She gives an example from her time with the Mississippi Department of Archives and History. In the early 1900s, one-term Mississippi governor James Vardaman defunded the state archives for a year because he thought they were too sympathetic to the disenfranchised. (Vardaman ultimately earned the nickname “The Great White Chief” for his brand of white supremacy, which included supporting lynching.)
While NARA’s proposed budget is typically submitted to Congress in February, along with the president’s budget recommendations, an overview of Trump’s federal budget published in March doesn’t mention NARA, and the agency has not yet released its 2018 budget request to the public. In 2016, NARA requested $398 million in discretionary appropriations from Congress for this year, an $8.9 million increase over the previous year.
The Mississippi example highlights another chief consideration for archivists: the “right” side of history, and the role played by archives in defending it. In 1978, for example, as a consequence of the horrors of the Vichy regime, the French government destroyed any records that cataloged citizens by religion. Similarly, WWII survivors were horrified when, in 1991, a 1940 census surfaced that contained racial profiling of Jewish, French, and foreign nationals. Despite the genealogical, medical, and anthropological value of such records, archivists decided to destroy them. As Duranti says, there are times when “the damage that can be made by what you preserve overrides the benefits of the knowledge that can be gained from it.”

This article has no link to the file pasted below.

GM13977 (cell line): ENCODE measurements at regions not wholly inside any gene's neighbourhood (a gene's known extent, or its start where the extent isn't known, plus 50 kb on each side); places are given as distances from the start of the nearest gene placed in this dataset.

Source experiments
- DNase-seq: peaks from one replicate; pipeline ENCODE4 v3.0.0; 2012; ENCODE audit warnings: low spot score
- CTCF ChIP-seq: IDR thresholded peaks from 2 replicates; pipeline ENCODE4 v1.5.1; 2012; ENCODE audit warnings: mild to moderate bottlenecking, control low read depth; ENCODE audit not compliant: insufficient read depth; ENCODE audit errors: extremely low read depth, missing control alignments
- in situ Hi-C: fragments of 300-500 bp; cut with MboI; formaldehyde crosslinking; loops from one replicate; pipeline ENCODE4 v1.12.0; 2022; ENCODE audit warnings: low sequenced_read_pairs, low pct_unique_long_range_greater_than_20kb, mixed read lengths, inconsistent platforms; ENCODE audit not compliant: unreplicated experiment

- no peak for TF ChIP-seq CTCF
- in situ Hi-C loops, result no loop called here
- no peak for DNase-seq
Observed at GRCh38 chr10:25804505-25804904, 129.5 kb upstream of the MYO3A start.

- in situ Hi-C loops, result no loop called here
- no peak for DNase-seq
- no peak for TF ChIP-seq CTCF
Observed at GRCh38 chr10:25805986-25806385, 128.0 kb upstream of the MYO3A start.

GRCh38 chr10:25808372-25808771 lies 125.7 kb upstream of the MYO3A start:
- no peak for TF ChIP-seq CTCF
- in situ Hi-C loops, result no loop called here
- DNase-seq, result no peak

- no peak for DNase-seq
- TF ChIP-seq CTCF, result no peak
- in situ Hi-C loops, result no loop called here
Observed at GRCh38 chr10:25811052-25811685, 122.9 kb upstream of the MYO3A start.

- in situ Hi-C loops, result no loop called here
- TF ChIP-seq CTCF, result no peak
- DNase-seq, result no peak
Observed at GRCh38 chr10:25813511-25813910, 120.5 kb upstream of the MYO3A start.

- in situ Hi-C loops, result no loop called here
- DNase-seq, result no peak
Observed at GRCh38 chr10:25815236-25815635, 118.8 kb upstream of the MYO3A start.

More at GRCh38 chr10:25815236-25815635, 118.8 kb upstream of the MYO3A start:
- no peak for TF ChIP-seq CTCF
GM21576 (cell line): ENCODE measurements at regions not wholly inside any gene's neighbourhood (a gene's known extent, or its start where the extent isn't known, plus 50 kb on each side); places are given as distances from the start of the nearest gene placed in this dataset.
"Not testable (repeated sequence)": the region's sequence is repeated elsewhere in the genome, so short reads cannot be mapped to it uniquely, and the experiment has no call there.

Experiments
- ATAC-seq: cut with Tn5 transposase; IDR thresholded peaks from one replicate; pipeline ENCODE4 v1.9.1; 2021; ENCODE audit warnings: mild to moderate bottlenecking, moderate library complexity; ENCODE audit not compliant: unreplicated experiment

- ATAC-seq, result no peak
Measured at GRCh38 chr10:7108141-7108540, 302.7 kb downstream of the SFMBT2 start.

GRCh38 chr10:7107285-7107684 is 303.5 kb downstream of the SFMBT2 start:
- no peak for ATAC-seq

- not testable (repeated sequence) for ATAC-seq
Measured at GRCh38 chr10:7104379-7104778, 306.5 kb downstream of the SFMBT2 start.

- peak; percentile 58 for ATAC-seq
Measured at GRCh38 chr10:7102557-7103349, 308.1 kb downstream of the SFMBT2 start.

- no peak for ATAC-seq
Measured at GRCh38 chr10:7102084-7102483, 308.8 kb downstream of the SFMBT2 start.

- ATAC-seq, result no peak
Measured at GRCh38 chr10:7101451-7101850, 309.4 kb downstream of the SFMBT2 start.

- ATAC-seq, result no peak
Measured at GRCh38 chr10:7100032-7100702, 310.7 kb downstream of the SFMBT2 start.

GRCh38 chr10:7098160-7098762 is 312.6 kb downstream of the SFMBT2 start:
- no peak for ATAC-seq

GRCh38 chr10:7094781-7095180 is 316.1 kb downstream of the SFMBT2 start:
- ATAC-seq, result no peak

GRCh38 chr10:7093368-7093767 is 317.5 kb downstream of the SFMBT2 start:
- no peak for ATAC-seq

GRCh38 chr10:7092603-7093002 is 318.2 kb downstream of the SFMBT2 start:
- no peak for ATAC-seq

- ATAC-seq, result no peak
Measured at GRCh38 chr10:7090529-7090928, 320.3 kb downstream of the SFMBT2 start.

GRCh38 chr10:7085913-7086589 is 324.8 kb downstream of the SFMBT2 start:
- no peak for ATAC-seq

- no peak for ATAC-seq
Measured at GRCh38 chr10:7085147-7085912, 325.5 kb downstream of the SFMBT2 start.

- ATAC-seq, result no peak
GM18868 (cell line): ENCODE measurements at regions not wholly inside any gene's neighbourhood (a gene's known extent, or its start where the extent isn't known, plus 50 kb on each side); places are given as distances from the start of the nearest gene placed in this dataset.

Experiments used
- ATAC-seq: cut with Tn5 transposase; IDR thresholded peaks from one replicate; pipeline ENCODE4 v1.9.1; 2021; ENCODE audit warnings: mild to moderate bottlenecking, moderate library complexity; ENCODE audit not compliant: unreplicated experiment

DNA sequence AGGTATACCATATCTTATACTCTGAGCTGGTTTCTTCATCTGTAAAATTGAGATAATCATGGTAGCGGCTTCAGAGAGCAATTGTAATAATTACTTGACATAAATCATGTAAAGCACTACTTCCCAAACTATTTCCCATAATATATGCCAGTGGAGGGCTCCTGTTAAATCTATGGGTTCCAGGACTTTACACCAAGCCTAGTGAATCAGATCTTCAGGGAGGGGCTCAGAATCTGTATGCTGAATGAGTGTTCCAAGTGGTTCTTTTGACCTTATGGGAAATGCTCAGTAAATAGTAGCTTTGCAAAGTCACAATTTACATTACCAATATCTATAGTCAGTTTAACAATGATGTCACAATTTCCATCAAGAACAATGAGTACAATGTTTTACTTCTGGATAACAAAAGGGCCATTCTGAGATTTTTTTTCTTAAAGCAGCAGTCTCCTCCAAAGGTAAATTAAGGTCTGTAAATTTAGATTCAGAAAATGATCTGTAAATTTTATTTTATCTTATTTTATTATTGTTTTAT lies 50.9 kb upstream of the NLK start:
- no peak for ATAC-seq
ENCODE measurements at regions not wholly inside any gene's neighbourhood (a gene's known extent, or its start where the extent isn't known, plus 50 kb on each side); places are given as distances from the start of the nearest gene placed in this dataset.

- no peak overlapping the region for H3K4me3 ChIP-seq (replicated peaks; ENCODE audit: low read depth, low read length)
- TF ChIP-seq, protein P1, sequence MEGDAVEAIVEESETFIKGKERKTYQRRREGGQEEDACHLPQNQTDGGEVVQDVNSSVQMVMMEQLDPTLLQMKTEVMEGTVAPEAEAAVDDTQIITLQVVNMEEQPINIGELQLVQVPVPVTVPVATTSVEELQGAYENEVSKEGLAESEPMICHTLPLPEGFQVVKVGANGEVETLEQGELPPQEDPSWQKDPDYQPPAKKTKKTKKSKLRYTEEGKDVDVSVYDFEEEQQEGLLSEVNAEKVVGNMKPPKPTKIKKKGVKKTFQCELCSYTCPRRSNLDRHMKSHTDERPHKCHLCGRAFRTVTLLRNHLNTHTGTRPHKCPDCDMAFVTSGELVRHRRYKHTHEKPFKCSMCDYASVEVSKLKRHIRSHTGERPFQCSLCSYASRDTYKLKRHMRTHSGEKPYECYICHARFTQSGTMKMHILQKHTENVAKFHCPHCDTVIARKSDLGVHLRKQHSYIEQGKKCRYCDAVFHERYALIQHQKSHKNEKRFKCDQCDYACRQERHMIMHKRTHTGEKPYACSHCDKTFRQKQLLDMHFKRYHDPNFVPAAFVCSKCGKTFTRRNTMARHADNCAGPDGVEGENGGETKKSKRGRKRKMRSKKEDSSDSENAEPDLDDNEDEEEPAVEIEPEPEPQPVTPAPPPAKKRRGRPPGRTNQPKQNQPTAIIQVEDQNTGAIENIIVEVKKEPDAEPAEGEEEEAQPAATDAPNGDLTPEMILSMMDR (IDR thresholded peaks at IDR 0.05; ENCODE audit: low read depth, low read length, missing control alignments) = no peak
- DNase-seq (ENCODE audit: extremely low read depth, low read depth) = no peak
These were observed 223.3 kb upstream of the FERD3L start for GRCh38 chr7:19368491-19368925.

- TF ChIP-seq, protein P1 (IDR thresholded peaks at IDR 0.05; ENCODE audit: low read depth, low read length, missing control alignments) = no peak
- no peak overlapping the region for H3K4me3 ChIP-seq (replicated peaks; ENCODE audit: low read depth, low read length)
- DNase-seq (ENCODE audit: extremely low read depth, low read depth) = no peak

“I would certainly hate to be the person that had to tell Trump about the Presidential Records Act.” Far more recently, Trump’s inauguration led to a robust SAA email thread; members were curious about the ethical questions archivists might face during his administration. Topics ranged from unbiased documentation of American conservatism at US universities to how the SAA would deal with a possible Muslim registry.